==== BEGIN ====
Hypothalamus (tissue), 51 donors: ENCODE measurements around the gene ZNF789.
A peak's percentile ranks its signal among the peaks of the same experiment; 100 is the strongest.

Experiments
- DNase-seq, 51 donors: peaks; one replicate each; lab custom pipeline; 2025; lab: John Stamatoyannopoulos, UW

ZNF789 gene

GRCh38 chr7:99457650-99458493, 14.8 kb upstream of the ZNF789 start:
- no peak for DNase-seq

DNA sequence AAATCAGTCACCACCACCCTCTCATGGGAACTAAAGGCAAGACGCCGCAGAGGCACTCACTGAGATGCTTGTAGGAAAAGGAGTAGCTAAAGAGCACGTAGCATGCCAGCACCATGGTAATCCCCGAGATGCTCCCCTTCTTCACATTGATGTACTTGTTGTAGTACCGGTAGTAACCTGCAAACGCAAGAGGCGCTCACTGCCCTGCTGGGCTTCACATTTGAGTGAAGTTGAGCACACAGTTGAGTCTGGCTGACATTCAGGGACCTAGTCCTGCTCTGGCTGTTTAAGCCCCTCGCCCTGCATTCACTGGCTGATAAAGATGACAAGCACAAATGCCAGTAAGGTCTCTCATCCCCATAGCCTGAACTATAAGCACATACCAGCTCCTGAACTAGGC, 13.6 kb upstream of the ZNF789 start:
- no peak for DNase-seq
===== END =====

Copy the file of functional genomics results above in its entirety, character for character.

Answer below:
Hypothalamus (tissue), 51 donors: ENCODE measurements around the gene ZNF789.
A peak's percentile ranks its signal among the peaks of the same experiment; 100 is the strongest.

Experiments
- DNase-seq, 51 donors: peaks; one replicate each; lab custom pipeline; 2025; lab: John Stamatoyannopoulos, UW

ZNF789 gene

GRCh38 chr7:99457650-99458493, 14.8 kb upstream of the ZNF789 start:
- no peak for DNase-seq

DNA sequence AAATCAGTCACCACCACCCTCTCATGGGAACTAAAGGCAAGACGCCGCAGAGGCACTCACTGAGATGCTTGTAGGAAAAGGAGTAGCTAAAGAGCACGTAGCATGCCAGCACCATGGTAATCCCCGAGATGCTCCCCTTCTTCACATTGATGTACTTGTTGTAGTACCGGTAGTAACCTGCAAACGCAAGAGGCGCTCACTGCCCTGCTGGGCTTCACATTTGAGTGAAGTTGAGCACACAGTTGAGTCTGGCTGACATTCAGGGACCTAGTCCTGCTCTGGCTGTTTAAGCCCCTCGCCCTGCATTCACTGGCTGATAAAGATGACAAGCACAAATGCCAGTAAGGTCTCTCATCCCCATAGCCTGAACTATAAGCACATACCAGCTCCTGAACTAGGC, 13.6 kb upstream of the ZNF789 start:
- no peak for DNase-seq